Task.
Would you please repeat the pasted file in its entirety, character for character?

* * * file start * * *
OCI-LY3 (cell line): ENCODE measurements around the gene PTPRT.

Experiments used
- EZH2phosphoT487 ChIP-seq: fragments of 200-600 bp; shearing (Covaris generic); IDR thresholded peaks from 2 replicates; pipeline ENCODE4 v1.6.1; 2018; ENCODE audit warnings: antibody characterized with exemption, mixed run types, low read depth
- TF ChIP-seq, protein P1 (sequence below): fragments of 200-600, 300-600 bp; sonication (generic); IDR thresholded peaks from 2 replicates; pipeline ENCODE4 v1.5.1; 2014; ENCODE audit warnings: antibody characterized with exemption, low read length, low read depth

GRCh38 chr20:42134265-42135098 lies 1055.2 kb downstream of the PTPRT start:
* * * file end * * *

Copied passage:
OCI-LY3 (cell line): ENCODE measurements around the gene PTPRT.

Experiments used
- EZH2phosphoT487 ChIP-seq: fragments of 200-600 bp; shearing (Covaris generic); IDR thresholded peaks from 2 replicates; pipeline ENCODE4 v1.6.1; 2018; ENCODE audit warnings: antibody characterized with exemption, mixed run types, low read depth
- TF ChIP-seq, protein P1 (sequence below): fragments of 200-600, 300-600 bp; sonication (generic); IDR thresholded peaks from 2 replicates; pipeline ENCODE4 v1.5.1; 2014; ENCODE audit warnings: antibody characterized with exemption, low read length, low read depth

GRCh38 chr20:42134265-42135098 lies 1055.2 kb downstream of the PTPRT start: